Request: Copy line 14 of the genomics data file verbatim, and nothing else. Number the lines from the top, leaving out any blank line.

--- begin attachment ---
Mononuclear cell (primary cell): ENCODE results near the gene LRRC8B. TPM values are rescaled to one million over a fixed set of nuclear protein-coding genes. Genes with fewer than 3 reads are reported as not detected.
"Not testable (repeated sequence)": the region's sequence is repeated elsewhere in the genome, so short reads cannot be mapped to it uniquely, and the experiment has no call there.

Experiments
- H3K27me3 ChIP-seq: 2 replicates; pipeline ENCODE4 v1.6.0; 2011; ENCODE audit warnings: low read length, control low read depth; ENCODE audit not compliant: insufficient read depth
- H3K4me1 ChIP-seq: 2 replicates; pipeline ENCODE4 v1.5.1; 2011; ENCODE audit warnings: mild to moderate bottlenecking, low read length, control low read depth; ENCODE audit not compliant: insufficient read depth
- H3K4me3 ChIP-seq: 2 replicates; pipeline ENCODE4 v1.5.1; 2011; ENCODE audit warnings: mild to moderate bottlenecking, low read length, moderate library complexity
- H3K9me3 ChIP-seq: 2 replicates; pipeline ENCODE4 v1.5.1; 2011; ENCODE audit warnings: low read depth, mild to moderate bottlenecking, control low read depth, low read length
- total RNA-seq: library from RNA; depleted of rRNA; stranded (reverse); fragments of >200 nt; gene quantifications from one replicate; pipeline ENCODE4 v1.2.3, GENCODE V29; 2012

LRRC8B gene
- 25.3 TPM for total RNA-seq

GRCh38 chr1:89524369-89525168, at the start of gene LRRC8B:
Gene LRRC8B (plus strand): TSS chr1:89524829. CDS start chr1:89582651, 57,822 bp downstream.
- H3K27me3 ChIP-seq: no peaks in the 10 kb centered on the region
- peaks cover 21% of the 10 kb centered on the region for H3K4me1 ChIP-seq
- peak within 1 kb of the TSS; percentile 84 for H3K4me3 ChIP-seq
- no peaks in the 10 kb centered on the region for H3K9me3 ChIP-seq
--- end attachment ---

- peaks cover 21% of the 10 kb centered on the region for H3K4me1 ChIP-seq